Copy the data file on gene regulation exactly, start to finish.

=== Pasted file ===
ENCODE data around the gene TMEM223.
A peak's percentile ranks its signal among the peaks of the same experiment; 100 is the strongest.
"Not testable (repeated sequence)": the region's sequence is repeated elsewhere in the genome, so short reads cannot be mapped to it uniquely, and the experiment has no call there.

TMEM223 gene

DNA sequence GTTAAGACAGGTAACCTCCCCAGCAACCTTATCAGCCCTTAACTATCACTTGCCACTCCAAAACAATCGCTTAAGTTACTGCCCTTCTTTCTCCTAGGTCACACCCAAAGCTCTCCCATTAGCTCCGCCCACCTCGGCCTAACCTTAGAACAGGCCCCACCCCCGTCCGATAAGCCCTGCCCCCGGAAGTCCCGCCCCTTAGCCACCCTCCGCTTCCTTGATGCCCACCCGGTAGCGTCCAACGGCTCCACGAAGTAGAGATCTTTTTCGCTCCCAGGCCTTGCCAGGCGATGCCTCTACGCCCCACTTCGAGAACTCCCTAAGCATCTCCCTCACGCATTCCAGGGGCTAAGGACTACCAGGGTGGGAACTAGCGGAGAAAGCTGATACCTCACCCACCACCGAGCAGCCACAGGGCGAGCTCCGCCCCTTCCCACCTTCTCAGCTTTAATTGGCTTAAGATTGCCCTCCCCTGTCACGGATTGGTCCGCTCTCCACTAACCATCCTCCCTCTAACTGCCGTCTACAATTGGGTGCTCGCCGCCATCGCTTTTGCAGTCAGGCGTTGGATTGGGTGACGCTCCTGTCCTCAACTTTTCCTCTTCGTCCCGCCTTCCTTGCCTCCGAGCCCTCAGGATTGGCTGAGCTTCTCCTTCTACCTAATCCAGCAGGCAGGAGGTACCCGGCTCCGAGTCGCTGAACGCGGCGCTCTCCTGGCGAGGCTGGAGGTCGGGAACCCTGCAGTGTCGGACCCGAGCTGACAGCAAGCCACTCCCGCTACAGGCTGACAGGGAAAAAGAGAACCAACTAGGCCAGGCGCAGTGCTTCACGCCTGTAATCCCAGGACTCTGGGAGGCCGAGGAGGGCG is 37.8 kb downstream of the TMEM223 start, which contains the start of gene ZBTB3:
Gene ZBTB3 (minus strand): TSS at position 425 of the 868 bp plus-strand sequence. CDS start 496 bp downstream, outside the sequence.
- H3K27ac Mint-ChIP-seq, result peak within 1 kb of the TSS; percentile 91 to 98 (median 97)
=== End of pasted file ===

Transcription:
ENCODE data around the gene TMEM223.
A peak's percentile ranks its signal among the peaks of the same experiment; 100 is the strongest.
"Not testable (repeated sequence)": the region's sequence is repeated elsewhere in the genome, so short reads cannot be mapped to it uniquely, and the experiment has no call there.

TMEM223 gene

DNA sequence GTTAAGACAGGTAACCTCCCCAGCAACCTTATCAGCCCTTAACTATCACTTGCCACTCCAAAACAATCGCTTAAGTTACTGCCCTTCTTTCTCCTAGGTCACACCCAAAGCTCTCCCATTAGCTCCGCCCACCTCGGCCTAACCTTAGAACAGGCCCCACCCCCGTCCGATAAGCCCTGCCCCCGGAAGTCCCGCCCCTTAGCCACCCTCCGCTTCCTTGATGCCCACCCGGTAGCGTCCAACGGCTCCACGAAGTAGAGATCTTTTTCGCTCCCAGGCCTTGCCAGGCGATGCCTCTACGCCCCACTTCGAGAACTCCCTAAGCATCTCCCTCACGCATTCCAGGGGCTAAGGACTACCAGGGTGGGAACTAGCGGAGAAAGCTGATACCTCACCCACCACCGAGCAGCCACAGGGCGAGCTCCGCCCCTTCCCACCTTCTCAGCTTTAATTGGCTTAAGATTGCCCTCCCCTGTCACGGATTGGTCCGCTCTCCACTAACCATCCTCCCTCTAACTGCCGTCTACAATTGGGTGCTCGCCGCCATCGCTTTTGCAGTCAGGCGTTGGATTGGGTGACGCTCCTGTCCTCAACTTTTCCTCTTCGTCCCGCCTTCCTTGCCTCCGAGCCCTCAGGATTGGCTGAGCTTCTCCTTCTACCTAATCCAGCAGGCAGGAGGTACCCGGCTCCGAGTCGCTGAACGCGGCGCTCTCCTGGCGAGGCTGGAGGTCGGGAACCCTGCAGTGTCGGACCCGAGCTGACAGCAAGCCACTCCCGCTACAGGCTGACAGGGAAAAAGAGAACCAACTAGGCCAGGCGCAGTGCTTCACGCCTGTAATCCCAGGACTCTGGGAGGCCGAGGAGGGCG is 37.8 kb downstream of the TMEM223 start, which contains the start of gene ZBTB3:
Gene ZBTB3 (minus strand): TSS at position 425 of the 868 bp plus-strand sequence. CDS start 496 bp downstream, outside the sequence.
- H3K27ac Mint-ChIP-seq, result peak within 1 kb of the TSS; percentile 91 to 98 (median 97)